REM sleep behavior disorder (RBD). This highly disruptive, potentially dangerous parasomnia occurs during REM sleep, rather than NREM. In normal REM sleep, the body becomes largely immobilized—that’s the temporary paralysis known as REM atonia. REM is a state of active and vivid dreaming, and this temporary paralysis delivers protection to the sleeper against acting out in response to dreams.

In people with RBD, there is no REM atonia, no paralysis to keep you from acting out physically while you dream. Sleepers with RBD often react violently, screaming, thrashing and jumping around, kicking and punching in reaction to disturbing dreams. Injury is an all-too-common consequence of RBD. Research indicates that nearly one-third of REM sleep behavior disorder have injured themselves, and 64 percent have injured their sleeping partners, during an episode.

What causes REM sleep behavior disorder? This sleep disorder is linked to:
• Neurodegenerative diseases, including Parkinson’s disease. (RBD sometimes occurs as a precursor to Parkinson’s disease). However, not everyone with RBD will develop Parkinson’s or other neurological disease.
• Alcohol, drug, and medication withdrawal, including withdrawal from sedative hypnotics and anti-depressant medications

In roughly half of the cases of RBD, the underlying cause is not known.

Sleep deprivation. It’s important not to overlook the risks to violence that can arise from lack of sleep. Sleep deprivation compromises reaction time, reduces focus and attention, and interferes with good judgment. Insufficient sleep makes us more emotionally reactive and more inclined to engage in risky behavior. The hazards of sleep deprivation are widespread, and can result in behavior that’s both dangerous to safety, and criminal in nature:

Accidents at home and in the work place are significantly more likely. According to research, at least 13 percent of workplace accidents are connected to sleep problems. And sleepy workers are 70 percent more likely to have an accident at work than non-sleepy workers.

Sleep and fatigue are a common cause of motor vehicle accidents. Drowsy driving is as dangerous as drunk driving, to your safety and the safety of others. At least 100,000 motor vehicle crashes are attributable to sleep and fatigue, according to the National Transportation Safety Board. And that’s a conservative estimate, based on accidents reported to police.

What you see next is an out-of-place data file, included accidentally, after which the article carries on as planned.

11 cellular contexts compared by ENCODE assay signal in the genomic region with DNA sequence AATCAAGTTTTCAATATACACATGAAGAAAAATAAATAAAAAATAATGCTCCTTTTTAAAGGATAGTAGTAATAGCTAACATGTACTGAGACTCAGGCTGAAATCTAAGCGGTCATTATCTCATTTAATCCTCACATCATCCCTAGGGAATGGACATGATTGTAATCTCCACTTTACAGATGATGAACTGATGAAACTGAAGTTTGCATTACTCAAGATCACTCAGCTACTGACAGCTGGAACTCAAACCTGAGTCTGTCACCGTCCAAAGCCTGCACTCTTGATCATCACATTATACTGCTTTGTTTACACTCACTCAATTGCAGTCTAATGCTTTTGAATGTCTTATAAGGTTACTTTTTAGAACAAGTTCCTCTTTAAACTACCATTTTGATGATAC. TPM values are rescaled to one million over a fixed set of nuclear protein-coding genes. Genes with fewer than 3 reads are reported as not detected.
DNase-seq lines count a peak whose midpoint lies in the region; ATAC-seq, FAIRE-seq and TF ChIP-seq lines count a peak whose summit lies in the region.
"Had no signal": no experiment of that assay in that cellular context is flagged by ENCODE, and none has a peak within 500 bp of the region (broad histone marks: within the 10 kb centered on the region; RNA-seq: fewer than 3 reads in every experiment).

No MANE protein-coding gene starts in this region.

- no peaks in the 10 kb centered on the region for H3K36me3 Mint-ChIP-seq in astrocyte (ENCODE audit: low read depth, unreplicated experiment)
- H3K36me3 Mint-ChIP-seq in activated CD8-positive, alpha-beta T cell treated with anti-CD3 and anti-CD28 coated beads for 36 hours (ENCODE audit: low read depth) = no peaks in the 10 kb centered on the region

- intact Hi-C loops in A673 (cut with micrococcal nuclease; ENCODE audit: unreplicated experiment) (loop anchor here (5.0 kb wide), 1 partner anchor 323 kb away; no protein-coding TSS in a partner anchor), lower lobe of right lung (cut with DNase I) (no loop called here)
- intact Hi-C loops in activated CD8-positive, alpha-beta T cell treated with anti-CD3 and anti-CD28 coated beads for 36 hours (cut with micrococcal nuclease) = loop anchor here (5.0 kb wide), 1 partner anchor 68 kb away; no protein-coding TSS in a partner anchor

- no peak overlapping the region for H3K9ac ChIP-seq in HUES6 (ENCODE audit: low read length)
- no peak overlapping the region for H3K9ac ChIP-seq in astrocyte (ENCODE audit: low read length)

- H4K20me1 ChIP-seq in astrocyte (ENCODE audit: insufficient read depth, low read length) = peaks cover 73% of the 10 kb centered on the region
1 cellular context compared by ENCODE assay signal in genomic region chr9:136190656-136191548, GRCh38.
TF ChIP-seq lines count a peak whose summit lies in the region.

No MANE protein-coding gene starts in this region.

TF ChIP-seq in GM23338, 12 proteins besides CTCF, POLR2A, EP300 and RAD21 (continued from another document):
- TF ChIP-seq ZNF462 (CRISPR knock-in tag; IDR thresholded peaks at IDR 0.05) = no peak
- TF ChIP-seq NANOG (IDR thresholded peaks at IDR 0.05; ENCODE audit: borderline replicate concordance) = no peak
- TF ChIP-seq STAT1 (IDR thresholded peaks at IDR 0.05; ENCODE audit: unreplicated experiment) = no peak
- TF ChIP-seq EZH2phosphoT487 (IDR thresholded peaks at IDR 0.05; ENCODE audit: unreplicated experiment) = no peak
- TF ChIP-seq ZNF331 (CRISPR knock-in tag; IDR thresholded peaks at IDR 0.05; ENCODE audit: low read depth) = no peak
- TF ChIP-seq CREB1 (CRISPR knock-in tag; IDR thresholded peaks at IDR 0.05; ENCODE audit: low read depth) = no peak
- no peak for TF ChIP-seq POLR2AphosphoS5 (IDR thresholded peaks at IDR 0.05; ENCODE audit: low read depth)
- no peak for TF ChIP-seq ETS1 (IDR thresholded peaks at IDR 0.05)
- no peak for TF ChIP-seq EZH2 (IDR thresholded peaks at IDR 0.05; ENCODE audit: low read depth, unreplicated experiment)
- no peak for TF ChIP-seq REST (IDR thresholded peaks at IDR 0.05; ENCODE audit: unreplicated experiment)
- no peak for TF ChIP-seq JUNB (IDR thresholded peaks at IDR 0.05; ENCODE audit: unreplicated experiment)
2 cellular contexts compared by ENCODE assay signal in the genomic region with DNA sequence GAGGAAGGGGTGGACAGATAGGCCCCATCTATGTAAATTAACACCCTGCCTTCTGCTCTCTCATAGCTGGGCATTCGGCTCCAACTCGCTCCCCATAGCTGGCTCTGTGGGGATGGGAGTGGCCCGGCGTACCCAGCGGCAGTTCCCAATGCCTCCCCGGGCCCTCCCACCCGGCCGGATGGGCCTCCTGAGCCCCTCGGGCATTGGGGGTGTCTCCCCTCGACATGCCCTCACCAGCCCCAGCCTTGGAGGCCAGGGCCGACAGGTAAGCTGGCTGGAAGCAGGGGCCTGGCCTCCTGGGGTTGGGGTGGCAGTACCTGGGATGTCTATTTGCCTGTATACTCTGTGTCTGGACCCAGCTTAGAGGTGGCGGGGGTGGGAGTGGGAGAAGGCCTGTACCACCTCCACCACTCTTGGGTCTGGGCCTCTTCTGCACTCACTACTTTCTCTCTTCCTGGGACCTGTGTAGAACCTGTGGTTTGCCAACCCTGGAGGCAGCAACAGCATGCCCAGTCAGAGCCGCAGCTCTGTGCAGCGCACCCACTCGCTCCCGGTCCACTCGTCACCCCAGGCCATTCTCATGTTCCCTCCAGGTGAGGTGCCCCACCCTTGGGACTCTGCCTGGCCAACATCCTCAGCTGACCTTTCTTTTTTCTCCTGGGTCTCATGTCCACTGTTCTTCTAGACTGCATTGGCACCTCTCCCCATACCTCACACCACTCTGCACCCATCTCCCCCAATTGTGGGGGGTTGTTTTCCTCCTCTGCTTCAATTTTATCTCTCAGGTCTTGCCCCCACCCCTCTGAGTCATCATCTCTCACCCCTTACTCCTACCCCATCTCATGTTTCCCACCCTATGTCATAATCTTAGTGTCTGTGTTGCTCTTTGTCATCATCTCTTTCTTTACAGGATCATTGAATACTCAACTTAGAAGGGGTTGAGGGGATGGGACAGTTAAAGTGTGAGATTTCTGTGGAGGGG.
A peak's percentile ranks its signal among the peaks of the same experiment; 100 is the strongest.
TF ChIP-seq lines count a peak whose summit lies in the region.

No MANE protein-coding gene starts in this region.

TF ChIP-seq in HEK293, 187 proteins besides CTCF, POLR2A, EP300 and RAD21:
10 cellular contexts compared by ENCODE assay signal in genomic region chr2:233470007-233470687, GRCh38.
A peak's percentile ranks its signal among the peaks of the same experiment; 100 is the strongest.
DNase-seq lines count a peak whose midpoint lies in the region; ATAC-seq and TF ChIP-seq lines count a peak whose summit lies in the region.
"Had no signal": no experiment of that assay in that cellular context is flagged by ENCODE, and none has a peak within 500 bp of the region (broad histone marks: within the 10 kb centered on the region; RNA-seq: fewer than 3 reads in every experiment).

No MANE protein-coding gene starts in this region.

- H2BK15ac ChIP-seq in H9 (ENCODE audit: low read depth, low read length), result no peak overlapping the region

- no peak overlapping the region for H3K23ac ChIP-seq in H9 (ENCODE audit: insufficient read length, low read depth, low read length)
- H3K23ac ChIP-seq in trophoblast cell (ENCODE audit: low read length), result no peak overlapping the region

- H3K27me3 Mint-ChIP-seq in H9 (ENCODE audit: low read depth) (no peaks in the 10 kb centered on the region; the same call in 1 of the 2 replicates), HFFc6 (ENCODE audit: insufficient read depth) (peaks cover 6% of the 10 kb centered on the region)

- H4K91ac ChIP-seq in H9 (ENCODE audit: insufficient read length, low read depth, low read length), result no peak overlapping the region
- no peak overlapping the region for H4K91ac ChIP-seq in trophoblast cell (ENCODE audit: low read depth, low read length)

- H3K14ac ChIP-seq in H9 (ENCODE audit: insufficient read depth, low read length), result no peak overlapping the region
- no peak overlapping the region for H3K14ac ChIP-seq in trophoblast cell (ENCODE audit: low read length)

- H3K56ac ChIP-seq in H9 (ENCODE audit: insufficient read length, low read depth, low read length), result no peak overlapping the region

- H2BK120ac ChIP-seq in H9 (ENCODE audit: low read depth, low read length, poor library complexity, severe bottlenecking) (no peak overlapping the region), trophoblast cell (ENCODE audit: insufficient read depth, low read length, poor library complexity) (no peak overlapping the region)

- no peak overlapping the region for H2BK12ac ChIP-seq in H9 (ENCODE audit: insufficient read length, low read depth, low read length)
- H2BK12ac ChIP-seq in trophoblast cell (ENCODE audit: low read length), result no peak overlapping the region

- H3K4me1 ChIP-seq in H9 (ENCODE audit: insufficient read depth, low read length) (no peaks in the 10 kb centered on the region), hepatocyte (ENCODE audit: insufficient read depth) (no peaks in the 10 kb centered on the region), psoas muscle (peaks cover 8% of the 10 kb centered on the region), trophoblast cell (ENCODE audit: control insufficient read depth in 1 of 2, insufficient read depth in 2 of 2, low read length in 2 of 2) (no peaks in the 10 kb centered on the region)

Sleep deprivation is a public safety hazard. Low on sleep, public transportation and public safety workers—from train operators to airline pilots, law enforcement personnel to health-care workers—are at increased risk for errors and accidents that put themselves and the public at risk. Sleep deprivation has also been a factor in large-scale environmental health disasters, including Three-Mile Island, Chernobyl, and the Exxon Valdez oil spill.

Sleep forensics explores areas of sleep phenomena that remain too-little understood. That work can help move our legal system to better address sleep-related violence, and help keep us all safer, by better understanding our capacity for dangerous behavior even during sleep. I want sleep to be a peaceful experience for you and for all my patients. But as with so much about sleep, it’s not that simple.

Sweet Dreams,

Michael J. Breus, PhD, DABSM
The Sleep Doctor™

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Michael Breus, Ph.D - The Sleep Doctor is a Diplomate of the American Board of Sleep Medicine and a Fellow of The American Academy of Sleep Medicine and one of only 168 psychologists to pass the Sleep Medical Specialty Board without going to medical school. Dr. Breus is a sought after lecturer and his knowledge is shared daily in major national media worldwide including Today, Dr. Oz, Oprah, and for fourteen years as the sleep expert on WebMD. Dr. Breus is the bestselling author of The Power of When, The Sleep Doctor’s Diet Plan and Good Night!